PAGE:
A tightly scripted thriller with an unusually well-developed main character.    

Pub Date: Feb. 1, 2012

ISBN: 978-1469955988

Page count: 294pp

Publisher: CreateSpace

Review Posted Online: Aug. 13, 2012



BY Michael Weems

Two youths from opposite sides of a divided kingdom unexpectedly come into power in Weems’ YA fantasy novel.

In the rigidly stratified Balkan kingdom, a boy called Zaki turns 14, his Calling Day finally come. He must travel to the great desert city of Garu to stand in the Hall of Inquiry and be tested to determine if he is Gifted or not. As a member of the Barren caste, the odds of Zaki being Gifted with magical powers are close to zero, as the Barren haven’t produced a single Gifted in over a century. But when Zaki’s time comes, unimaginable amounts of power course through his veins, establishing him as a powerful Gifted and breaking the oppressed Barren’s unlucky streak. All eyes in the kingdom are now on him, including the Gifted within the ruling Conclaveand the Uppers, the kingdom’s most powerful citizens. Up in the Northern Wilds, a young teenage girl named Emlyn gets lost while out with her sister foraging in the woods. Her misadventure leads to a staggering discovery about King Balkus, an ostensibly benign monarch on a mission to unite the world; he is the most potent Gifted in existence. Emlyn inherits enormous might, just as Zaki did on the other side of the kingdom. As Zaki and Emlyn navigate the intricacies of power and politics, their developing skills may well turn the very foundation of their world upside down. With a narrative that primarily follows Zaki and Emlyn on their parallel journeys, this meticulously crafted introduction to a new fantasy series features well-developed characters, an adventurous plot, and an interesting magic system that underscores the politics and social structure of the haves and have-nots: “He would not give her the satisfaction of his failure. He would deny them all. Here in this Hall of Inquiry, this pain and everyone watching him represented the world pushing him down. He was expected to fail. Yet he reached with every fiber of his being for the unexpected.”The mysteries and magic within this tale are sure to tantalize readers.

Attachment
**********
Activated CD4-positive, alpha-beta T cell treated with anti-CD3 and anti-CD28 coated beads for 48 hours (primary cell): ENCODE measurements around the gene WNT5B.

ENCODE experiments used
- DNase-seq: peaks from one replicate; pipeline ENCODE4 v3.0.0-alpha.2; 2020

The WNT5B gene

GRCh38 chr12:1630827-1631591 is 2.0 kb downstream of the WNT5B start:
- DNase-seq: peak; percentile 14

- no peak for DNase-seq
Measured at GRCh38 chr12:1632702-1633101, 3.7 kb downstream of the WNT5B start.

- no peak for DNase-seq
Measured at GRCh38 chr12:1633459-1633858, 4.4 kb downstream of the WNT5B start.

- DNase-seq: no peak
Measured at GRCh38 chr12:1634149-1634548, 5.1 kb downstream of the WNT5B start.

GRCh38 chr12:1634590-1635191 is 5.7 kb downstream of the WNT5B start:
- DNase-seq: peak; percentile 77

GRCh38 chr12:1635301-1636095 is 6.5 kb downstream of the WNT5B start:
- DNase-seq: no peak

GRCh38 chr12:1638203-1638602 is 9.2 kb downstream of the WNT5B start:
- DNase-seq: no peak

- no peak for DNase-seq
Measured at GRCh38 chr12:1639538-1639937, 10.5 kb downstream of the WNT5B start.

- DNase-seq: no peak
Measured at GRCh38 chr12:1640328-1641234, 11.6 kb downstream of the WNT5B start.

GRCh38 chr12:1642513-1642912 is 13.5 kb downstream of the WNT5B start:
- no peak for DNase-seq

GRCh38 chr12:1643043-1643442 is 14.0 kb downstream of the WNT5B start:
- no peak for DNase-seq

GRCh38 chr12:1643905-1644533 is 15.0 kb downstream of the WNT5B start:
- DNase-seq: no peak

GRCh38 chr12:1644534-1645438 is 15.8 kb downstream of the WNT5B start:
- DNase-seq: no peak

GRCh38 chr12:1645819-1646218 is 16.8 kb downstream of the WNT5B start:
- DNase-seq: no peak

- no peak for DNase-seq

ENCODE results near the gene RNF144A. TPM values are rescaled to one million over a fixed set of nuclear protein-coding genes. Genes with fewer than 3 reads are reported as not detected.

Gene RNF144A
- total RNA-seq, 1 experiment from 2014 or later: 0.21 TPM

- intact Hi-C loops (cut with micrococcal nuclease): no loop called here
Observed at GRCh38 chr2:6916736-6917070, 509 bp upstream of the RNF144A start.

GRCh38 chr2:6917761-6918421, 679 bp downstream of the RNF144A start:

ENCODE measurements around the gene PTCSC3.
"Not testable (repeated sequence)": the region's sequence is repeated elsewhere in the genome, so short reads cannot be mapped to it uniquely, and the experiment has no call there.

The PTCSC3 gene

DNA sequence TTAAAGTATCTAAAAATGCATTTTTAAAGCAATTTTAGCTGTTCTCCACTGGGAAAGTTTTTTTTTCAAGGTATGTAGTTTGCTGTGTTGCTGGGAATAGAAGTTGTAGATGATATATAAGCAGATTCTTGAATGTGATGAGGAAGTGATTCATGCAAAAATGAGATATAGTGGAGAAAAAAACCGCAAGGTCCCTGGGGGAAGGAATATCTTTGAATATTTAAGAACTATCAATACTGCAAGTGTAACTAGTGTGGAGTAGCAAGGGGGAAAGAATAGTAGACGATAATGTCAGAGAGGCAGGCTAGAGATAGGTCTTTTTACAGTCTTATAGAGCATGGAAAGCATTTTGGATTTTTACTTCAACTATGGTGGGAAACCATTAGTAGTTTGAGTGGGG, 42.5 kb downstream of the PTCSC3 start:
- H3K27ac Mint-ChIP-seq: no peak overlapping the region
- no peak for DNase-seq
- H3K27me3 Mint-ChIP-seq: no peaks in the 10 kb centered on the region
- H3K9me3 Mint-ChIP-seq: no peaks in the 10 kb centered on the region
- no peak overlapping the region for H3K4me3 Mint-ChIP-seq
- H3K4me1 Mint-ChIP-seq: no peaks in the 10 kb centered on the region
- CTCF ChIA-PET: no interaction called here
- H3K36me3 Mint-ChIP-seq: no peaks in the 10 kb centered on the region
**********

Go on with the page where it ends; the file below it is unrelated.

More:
A promising start to a fantastical adventure.

Pub Date:

ISBN: 9798371736901

Page count: 298pp

Publisher: Self

Review Posted Online: March 17, 2023



BY Michael Weems • POSTED ON Aug. 10, 2011

At 87, Solomon “Sol” Mayfield is taken on an otherworldly journey to discover what really happened to his family.

Sol has been able to see ghosts ever since his mother and sister mysteriously disappeared when he was a child. When he dies in a nursing home in the second chapter of the novel, it’s only the beginning of his story. He’s reunited with his sister, Sarah, who reveals family secrets he was never able to learn while he was alive. The novel flashes back to 1909, when Sol was 12 and Sarah was 13. The day after Sarah’s birthday, Sol wakes up to find that his mother and sister are gone. Many in their small town of Varner Creek, Texas, assume that Sol’s mother, Annie, had finally had enough of his abusive father, Abram; others suspect foul play. Abram blamed Annie for Sarah’s Down syndrome and for trapping him in a small town by becoming pregnant at 14. Sent to live with his Aunt Emma and Uncle Colby, Sol is visited one night by what appears to be Sarah’s ghost. Is his sister dead? If so, who killed her? And what about their mother? Sol sets out to find the answers, some of which are not revealed until decades later. Weems’ story unfurls slowly, at a pace that feels consistent with life in a small Texas town. He has an impressive knack for dialect, and regional accents and idioms help bring the characters into vivid relief. Also, Sol’s self-deprecation and world-weary charm make him an instantly likable narrator. While it’s easy to get pulled into his story, the narrative sags a bit in the middle when the reader is given a thorough history of how Sol’s parents met, which doesn’t feel entirely necessary to the main story. When the final mystery is unveiled, however, the solution is sufficiently unexpected if not completely shocking.

A well-crafted balance of history and supernatural mystery.

Pub Date: Aug. 10, 2011

ISBN: 978-1469955759

Page count: 170pp

Publisher: CreateSpace

Review Posted Online: July 19, 2012